Quantitative assessments leveraging effects based analysis for degraded PNT
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Chief Technical Officer
Chief Technical Officer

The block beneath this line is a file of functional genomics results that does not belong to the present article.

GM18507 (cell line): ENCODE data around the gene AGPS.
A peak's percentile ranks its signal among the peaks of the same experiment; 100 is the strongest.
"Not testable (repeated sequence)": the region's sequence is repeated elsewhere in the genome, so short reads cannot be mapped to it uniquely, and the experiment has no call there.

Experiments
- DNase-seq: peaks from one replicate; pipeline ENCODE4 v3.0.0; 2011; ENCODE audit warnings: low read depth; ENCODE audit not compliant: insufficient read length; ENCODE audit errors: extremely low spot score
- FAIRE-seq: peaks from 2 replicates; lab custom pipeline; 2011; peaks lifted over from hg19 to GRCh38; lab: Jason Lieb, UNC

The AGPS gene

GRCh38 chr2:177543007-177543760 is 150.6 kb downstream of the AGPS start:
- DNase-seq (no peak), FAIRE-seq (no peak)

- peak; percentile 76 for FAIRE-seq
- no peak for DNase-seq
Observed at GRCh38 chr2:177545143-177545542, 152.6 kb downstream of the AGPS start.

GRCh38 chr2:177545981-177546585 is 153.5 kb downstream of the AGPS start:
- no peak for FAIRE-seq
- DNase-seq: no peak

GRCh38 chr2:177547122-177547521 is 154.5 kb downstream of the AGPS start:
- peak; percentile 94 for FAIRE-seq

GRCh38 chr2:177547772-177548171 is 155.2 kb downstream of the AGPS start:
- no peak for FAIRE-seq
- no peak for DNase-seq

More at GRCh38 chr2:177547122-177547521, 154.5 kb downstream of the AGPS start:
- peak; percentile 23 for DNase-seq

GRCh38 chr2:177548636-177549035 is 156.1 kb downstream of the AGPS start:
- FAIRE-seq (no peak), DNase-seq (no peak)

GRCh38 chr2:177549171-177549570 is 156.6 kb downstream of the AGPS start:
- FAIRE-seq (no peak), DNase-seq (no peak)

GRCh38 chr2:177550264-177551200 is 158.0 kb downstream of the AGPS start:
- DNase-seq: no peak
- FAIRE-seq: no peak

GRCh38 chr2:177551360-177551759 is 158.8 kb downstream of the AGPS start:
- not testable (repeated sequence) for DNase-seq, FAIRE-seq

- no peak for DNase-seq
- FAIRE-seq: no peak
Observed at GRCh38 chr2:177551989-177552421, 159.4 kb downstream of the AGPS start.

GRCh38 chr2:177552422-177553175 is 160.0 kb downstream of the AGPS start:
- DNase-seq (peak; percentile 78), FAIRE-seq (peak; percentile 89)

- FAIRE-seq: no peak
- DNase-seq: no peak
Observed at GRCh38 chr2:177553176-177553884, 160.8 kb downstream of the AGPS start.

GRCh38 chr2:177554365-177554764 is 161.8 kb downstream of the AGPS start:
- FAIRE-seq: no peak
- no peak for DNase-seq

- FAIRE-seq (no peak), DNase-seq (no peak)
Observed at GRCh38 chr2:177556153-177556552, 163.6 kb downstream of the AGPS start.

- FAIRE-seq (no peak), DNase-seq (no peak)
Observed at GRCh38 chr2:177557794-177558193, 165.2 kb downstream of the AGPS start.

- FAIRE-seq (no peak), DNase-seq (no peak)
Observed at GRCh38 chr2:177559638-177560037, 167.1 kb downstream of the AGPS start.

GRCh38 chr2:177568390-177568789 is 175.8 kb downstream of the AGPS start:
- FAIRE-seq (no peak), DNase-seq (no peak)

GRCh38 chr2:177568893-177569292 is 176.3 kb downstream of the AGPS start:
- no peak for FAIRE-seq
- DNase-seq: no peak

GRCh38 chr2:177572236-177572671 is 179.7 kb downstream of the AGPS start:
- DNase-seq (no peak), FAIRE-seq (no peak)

AbstractABSTRACT: Echo Ridge together with George Mason University proposes to develop a hardware-in-the-loop (HITL) test asset capable of efficiently and automatically testing the effects of degraded position, navigation and timing (PNT) on host systems. The key innovation to this research is the development of an adaptive, automated test scheduler based on multi-dimensional optimal search algorithms coupled with a rule-based expert system to rapidly search through the universe of test cases. The system will quantify degraded PNT performance in the presence of current/future and intentional/unintentional interference. The test asset will: automatically collect data: emulate GNSS; emulate secondary PNT such as IMUs, other RF sources and assistance data such as A-GPS; emulate interference signals; emulate RF paths between GNSS/interference and PNT systems including complex urban multipath profiles; emulate PNT system host platform effects including 6 DOF motion; and emulate antenna patterns including multi-element steerable antennas. The test asset will be based on a platform already developed through Air Force and Army Phase I and II SBIR funding entitled DYSE, or Dynamic Spectrum Environment emulator. DYSE emulates RF environments by converting RF to/from digital samples, and synthesizing RF sources and environmental effects in the digital domain. BENEFIT: It is anticipated that direct benefits from this project will come in improved PNT systems able to effectively operate in degraded conditions. Indirect benefits come from the automated hardware-in-the-loop testing functionality that will serve the greater wireless industry. Wireless systems, for both the DoD and commercial market places, have increased functionality, applicability, capability, complexity and adaptability. Mobile ad-hoc networks with MIMO antenna technology and cognitive radio networks, capable of carrying voice and data through packet services, are a good example of the trends. Another excellent example is the emergence of multichannel/multi-antenna GPS receivers. There is an established and growing need to comprehensively test and evaluate the performance of these new devices and systems prior to general availability and approval for service use. Traditional test methods are increasingly stressed by the proliferation and diversity of the devices and systems. This project provides a new testing approach able to produce realistic results using a scalable, flexible and affordable test fixture. Advantages including reduced testing costs, shorter time-to-service development schedules, and improved testing.
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